That’s our culture. Science has the supreme authority. It’s the place of all truth and wisdom. “Eventually” science will have all the answers. So, we will tolerate mythological notions like the multiverse as a scientific-placeholder, for the day when we eventually will know the scientific answer. Abiogenesis is the same thing. No matter how incorrect the models are, as long as they are scientific speculations, nobody has any shame in promoting them. The most absurd notions can get published and be respected — as the Sokal affair showed.

    One of the minor tasks that ID has undertaken has been to try to shame these people in some way — try to take them down a notch or two. Bringing a bit of humility in a sea of arrogance and self-importance.

    True, that effort has only been mildly successful, at best so far, but anytime we see the all-powerful science establishment getting irritated, or downright angry about ID, that’s the sign that some very big egos are being disturbed, and that’s a good start.

  4. 4
    BrianFraser says:

    “If FRBs have ?-ray counterparts, it would be hugely constraining of models and extremely interesting.”

    That is indeed extremely interesting. Radio bursts may be the “localized” view of “non-local” gamma radiation. According to “Beyond Einstein: non-local physics” (Fraser, 2015) the frequencies invert at the Rydberg frequency. The paper gives this example for infrared radiation:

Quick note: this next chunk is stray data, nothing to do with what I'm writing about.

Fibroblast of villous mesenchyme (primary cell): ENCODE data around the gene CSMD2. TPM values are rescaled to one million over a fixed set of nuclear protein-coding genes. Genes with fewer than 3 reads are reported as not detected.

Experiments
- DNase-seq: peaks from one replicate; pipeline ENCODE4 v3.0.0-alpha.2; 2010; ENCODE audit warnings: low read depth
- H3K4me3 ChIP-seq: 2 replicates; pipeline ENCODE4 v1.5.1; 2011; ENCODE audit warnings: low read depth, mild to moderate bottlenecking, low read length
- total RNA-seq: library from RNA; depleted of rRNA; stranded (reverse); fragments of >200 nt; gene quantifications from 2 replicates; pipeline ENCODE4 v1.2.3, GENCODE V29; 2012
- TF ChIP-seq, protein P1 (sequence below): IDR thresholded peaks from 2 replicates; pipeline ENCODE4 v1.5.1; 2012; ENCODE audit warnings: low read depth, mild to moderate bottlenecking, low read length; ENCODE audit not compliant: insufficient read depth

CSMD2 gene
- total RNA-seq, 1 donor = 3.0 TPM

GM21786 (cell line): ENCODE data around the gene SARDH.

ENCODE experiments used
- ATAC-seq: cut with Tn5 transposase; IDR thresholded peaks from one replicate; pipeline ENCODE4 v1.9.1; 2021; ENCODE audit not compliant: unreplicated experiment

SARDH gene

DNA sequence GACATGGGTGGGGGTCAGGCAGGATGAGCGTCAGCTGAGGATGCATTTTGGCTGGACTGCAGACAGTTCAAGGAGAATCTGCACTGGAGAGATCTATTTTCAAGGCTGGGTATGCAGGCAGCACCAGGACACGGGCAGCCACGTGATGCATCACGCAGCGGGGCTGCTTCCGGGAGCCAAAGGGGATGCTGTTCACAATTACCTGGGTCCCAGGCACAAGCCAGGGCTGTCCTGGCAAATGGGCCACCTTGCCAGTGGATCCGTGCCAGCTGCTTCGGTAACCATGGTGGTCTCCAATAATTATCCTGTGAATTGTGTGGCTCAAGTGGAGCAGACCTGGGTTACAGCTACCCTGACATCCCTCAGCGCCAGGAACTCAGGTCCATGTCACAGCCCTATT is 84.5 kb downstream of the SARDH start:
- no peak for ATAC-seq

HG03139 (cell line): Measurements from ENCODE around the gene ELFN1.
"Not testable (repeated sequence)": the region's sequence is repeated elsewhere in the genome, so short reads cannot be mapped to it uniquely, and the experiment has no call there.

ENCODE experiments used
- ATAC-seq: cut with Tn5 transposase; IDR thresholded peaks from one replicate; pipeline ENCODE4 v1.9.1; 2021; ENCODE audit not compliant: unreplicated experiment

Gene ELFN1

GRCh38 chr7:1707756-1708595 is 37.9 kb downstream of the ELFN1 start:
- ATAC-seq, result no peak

***
    “What would non-local infrared radiation look like to our telescopes? The inversions have to be worked out in terms of unit quantities. The Rydberg frequency is a possible unit quantity for frequency. So for approximations we will take infrared as 10^12 Hertz and Rydberg as 10^15 Hertz. The calculation is thus 1/(10^12/10^15) times 10^15 or 10^18 Hertz. That is in the X-ray range, and so there should be a diffuse X-ray background appearing in our skies. There is in fact such a background, and for a diffuse background, it is even rather bright.”
    ***
    Gamma rays have a frequency of roughly 10^20 Hertz. Using that number in the formula yields 10 GigaHertz, which is the spectrum of microwave air traffic control radar. A discrete source could put out both gamma rays and, from our standpoint, “inverted gamma rays”, or microwaves.

    The free 22 page paper can be downloaded from: http://scripturalphysics.org/4.....stein.html The .html file gives a link to the .pdf file but the former has additional information, and many more links and insights.